These Toshiba players also have numerous additional levels of zoom in AND OUT so you can see overscan of video that normally falls off the edge of your TV. You can use the zoom in (sorry OAR zealots) to make a 2.35:1 movie fill the 16:9 screen if you want also.

    These Toshiba players do have the chroma bug (the RP91 doesn't) but it's very slight compared to prior generations.

    For the price, these Toshiba players are unbeatable.
     
  12. PaulKH

    PaulKH Second Unit

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    Tony - when playing DVD-A on Toshiba 4700/5700, it's a PAIN to make sure you're REALLY listening to the real DVD-Audio and NOT a 5.1 or worse, pro-logic soundtrack.

    I don't think computer readers listen to real DVD-Audio soundtrack.

    Anyway, in HT, you have to setup the DVD player to do analog 6ch and set playback priority to DVD-A. You then have to make sure you're listening to the ANALOG inputs on your receiver and not the digital. That's the only way to really listen to DVD-Audio.

    It's easy to mess it up and just hear regular stereo/pro-logic or DD5.1. DVD-A is SIGNIFICANTLY better sounding.
     
  13. tony randall

    tony randall Stunt Coordinator

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    Sure I have it hooked up right. I had a post about the disappointment, asking if I had it hooked up right, and got it straightened out there.

    PaulKH said:

     
  14. peter_i

    peter_i Second Unit

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    Simply put, for me the dvd-a and the way it sounds isnot "the bomb". As stated in earlier posts, my connections are fine yet it sounds just ok. It plays really loud but don't be fooled on quantity rather that quality.

    ToddJ, in response to your earlier question about how the 5700 looks with my Toshiba widescreen - well, that's DA BOMB! It looks friggin' amazing, much better than I expected. I tested the chroma bug problem with Toy Story and could only notice it after zooming in. In other words, hardly noticeable at all.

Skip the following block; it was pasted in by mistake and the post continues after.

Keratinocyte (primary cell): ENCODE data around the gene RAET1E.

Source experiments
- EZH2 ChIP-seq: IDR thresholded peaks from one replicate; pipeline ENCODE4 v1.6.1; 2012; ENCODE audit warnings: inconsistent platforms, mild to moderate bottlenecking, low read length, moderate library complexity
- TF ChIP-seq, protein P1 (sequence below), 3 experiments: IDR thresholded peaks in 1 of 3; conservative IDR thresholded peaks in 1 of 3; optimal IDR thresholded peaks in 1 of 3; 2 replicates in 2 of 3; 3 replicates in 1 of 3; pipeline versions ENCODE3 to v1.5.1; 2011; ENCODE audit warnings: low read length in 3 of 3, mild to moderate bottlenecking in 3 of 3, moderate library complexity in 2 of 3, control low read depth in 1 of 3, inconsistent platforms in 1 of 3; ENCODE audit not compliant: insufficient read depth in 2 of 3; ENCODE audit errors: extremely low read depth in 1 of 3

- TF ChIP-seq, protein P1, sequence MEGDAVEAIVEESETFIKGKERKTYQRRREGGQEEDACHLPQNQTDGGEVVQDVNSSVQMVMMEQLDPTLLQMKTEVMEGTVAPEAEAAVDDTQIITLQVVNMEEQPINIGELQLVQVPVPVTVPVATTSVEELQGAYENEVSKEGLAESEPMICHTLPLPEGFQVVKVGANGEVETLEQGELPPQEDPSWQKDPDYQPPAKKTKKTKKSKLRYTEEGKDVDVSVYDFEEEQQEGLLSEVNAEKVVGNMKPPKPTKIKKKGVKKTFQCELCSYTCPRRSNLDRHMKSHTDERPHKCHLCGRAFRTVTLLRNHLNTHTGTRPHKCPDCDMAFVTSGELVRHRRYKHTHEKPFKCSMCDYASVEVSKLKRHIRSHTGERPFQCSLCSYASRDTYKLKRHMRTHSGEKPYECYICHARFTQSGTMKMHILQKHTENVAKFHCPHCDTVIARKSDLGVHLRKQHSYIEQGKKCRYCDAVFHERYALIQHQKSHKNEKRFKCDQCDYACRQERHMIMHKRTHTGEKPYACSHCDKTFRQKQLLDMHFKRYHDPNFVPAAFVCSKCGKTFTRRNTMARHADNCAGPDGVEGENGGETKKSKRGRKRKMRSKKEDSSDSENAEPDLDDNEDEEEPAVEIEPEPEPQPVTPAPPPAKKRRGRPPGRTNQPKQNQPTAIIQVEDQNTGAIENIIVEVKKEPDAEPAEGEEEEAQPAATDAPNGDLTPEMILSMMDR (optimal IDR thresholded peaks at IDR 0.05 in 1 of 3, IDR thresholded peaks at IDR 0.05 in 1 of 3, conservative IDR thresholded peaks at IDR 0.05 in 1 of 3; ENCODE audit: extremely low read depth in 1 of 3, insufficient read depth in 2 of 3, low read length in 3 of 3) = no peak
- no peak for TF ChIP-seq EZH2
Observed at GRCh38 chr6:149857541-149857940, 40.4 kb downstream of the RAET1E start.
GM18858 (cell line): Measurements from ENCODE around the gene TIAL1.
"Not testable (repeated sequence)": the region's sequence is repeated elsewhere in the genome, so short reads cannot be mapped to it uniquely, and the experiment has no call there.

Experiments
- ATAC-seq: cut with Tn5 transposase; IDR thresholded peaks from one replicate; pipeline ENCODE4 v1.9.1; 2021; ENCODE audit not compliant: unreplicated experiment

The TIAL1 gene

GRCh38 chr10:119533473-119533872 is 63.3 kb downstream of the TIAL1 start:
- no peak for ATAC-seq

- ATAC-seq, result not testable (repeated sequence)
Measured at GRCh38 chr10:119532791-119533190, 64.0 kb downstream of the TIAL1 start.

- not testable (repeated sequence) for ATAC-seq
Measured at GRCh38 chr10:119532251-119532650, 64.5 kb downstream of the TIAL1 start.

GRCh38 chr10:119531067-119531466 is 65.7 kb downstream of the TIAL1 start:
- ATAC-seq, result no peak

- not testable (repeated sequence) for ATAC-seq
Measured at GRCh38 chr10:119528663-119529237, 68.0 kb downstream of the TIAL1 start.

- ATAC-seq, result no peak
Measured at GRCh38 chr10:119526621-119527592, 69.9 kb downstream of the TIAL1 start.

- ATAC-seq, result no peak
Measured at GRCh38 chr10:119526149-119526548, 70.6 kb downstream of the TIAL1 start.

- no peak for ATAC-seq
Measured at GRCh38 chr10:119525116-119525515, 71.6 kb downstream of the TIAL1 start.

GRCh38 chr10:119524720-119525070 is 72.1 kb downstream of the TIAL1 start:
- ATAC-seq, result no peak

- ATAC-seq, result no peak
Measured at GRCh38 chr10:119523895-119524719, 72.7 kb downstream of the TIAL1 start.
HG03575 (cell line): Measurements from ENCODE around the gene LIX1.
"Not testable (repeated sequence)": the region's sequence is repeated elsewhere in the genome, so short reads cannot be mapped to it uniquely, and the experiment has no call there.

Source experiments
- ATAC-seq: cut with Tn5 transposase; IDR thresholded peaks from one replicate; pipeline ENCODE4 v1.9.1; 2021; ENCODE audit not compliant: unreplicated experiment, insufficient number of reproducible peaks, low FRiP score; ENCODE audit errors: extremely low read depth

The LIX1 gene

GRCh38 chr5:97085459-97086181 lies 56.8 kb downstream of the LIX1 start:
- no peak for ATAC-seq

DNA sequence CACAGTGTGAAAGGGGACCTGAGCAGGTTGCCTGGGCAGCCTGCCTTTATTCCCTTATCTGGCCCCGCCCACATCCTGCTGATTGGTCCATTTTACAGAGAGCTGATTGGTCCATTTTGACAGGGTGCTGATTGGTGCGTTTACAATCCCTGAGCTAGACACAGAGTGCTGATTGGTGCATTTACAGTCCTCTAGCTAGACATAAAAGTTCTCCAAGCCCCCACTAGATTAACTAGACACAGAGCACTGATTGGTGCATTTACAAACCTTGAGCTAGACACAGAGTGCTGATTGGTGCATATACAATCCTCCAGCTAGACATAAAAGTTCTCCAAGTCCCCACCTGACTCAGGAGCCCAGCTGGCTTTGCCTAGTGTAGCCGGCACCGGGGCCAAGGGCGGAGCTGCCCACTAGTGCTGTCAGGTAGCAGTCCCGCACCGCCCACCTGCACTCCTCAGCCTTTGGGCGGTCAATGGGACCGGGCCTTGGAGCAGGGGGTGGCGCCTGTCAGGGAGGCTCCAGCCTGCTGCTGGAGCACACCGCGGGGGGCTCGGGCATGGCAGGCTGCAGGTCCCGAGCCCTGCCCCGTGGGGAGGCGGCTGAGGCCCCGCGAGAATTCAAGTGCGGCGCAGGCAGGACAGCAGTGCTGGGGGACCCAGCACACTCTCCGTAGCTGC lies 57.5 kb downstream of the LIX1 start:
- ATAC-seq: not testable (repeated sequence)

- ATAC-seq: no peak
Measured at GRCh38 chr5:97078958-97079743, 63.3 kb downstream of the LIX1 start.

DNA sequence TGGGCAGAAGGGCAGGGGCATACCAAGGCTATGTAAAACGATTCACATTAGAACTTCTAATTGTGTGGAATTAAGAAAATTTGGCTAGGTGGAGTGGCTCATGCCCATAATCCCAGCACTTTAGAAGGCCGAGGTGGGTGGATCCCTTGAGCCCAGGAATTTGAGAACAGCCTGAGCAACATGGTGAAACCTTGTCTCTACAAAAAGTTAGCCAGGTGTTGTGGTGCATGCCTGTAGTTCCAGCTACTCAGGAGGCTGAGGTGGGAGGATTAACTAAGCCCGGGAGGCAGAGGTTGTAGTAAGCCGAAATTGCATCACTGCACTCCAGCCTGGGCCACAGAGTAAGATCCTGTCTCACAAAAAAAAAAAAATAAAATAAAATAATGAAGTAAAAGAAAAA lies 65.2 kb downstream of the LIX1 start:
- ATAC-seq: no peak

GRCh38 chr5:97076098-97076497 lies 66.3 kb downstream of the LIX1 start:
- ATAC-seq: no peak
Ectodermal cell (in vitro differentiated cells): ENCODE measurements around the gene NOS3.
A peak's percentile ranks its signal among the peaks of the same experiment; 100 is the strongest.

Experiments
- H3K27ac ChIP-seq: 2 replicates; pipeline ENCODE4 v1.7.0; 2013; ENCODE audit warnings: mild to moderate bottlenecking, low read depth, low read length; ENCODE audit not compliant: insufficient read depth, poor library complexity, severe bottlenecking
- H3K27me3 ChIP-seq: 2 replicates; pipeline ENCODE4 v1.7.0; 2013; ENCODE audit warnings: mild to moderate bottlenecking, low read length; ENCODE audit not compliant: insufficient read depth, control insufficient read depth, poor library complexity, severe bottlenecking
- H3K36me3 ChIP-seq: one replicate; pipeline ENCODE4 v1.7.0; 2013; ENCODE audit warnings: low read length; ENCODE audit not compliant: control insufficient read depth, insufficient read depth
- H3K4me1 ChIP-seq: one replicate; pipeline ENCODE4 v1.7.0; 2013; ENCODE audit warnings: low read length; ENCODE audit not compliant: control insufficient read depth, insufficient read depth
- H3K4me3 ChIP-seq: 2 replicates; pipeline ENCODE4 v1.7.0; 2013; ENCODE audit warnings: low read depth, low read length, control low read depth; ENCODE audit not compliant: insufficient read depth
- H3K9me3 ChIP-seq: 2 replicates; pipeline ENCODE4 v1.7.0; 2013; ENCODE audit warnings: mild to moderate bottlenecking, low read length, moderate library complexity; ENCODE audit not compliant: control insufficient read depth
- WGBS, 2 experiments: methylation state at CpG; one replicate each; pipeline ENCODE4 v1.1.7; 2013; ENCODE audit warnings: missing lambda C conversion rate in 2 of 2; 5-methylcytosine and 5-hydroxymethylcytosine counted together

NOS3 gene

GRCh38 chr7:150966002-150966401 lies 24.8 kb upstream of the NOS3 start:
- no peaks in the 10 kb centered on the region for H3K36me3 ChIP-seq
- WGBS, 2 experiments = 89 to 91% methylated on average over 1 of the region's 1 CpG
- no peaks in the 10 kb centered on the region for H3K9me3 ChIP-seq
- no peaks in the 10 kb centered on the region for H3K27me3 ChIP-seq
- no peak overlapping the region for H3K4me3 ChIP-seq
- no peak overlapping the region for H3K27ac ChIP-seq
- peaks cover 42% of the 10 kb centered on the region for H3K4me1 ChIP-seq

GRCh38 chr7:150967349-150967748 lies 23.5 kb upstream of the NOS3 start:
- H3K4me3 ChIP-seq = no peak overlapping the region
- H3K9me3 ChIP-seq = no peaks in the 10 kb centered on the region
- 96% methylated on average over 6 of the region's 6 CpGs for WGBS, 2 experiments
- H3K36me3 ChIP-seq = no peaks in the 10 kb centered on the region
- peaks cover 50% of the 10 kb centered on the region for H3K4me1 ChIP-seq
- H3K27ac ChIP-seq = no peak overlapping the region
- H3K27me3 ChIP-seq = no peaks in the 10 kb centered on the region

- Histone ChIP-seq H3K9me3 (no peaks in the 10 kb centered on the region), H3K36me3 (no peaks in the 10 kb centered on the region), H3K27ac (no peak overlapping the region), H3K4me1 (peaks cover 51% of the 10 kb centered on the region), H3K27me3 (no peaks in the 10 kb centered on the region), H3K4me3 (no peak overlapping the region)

Does anyone know if the HDCD function will operate if the dvd is hooked up through the optical cable or does it have to be RCA's? Also, is optical better than digital coaxial or??

    Now, my hardest decision is to figure out whether I return the 5700 and wait for the Panasonic rp82 which won't be out till August in Canada.
     
  15. PaulKH

    PaulKH Second Unit

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    Tony - you misintepreted my comment, no 'attack' meant at all. I just thought you might have thought a computer DVD drive can read the DVD-Audio soundtrack. I didn't actually think a computer DVD drive could read a DVD-Audio disc at all - it can? Conversely I thought SACD could be read like a regular CD for non-SACD drives??? I guess I've got it all wrong.
     
  16. PaulKH

    PaulKH Second Unit

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    peter_i - I think the higher precision HDCD is only output through analog. If that's true you'll get 'regular' CD audio out of the digital. As far as coaxial vs. optical - the concensus is that coaxial is better, but many also say it makes no difference at all.
     
  17. peter_i

    peter_i Second Unit